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Entain shares have sunk by about 30 per cent since the start of the year, with sentiment being hit by an HM Revenue & Customs investigation into potential bribery issues at the Ladbrokes and Coral owner’s former Turkish operations. The gambling business has taken a £585mn provision because of the matter.
The company has also warned about struggling online net gaming revenue (NGR). A third-quarter trading update released at the start of November confirmed that online NGR was down by 6 per cent on a pro forma basis against the same period last year. Total reported NGR rose by 7 per cent in the quarter, helped by strong growth at US joint venture BetMGM.
Management said the impact on sports margins of “customer friendly results” had hit cash profits in 2023 by around £45mn. It now forecasts low single digit pro forma online NGR growth in 2024.
A strategic update given alongside the update sought to rouse sentiment with updated medium-term targets. The board wants to get online organic growth back up to a compound annual rate of 7 per cent by 2025, raise its US market share to 20-25 per cent, and expand online cash profit margins to 28 per cent by 2026.
Analysts at Peel Hunt said that “in the short term, pro forma online revenue is likely to decline further”.
“We expect more investment in BetMGM to be announced in order to achieve the target market share,” the broker said.
Judging by share purchases made on November 7, Entain directors are feeling bullish about the future direction of the company. Chair Barry Gibson bought £1mn worth of shares and chief executive Jette Nygaard-Andersen picked up £325,000 worth. Non-executive directors Stella David and Rahul Welde, meanwhile, acquired £898,000 and £200,000 worth of shares, respectively.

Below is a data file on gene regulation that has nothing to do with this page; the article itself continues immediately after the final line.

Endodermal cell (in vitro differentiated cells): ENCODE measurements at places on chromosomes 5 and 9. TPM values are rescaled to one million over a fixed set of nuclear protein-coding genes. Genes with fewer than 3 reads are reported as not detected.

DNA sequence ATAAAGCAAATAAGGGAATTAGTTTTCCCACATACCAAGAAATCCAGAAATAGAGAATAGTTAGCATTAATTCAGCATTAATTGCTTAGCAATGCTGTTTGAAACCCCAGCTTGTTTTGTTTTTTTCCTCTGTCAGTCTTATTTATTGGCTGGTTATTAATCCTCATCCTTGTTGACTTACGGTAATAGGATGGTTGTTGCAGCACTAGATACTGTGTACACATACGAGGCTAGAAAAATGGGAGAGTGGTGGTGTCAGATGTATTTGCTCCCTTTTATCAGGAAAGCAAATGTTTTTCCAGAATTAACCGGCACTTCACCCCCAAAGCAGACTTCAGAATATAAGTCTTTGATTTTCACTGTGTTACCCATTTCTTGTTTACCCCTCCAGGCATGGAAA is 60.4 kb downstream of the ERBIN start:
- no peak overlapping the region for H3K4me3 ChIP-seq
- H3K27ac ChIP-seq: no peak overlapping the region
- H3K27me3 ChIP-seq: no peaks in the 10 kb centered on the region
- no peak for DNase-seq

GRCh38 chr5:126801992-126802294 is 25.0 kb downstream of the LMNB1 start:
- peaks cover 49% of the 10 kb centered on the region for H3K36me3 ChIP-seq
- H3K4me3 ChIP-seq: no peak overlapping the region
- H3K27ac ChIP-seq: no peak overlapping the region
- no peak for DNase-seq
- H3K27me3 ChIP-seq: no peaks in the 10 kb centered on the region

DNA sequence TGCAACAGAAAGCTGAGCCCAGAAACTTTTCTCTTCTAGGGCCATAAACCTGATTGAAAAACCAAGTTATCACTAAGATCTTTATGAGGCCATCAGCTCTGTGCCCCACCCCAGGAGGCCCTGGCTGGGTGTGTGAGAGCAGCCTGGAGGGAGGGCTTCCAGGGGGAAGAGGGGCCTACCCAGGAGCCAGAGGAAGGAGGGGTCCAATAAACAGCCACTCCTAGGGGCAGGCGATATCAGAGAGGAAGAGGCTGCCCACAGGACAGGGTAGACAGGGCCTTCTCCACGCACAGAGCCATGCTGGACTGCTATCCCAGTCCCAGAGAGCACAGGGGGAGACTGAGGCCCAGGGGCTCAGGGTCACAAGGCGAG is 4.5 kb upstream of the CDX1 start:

The shares trade hands at 14 times forward consensus earnings, according to FactSet, just below their five-year average.
Bharti family dials up Airtel Africa stake
Airtel Africa, the London-listed telecoms company that operates in 14 countries, has many admirers. Alongside an institutional investor base that includes Blackrock and Capital Group, it has attracted investments from private equity firm Warburg Pincus and Qatar’s sovereign wealth fund.
The company is now Africa’s second-biggest telecoms operator, offering its services to more than 147mn customers. It is majority owned by India’s telecoms giant Airtel and other entities controlled by its founder, Sunil Bharti Mittal, and his family.
Airtel Africa raised $750mn (£595mn) when it floated in 2019, which valued the business at a little over £3bn. Although the share price plunged at the onset of the pandemic, the consistent stream of profits and cashflow it has generated since means that shareholders who held on have doubled their money in terms of their cumulative return.
However, its shares have pretty much traded sideways for the past two years and despite recently posting a half-year cash profit that was ahead of consensus forecasts, the devaluation of Nigeria’s currency, the naira, in June meant that it suffered a post-tax loss of $13mn. A separate float of shares in its Ugandan business on that country’s exchange also proved a flop, with less than 55 per cent being taken up by investors.
Little wonder, then, that another big investor, Singapore Telecommunications, has been trimming its stake. Singtel last week reduced its holding from 3.9 per cent to below 3 per cent, according to filings. At the same time, Indian Continent Investment, a vehicle run by Sunil’s son, Shravin Bharti Mittal, bought over £57mn worth of shares, increasing its stake by around 1.5 percentage points. According to FactSet, entities controlled by the Bharti family now own more than 68 per cent of Airtel Africa’s shares.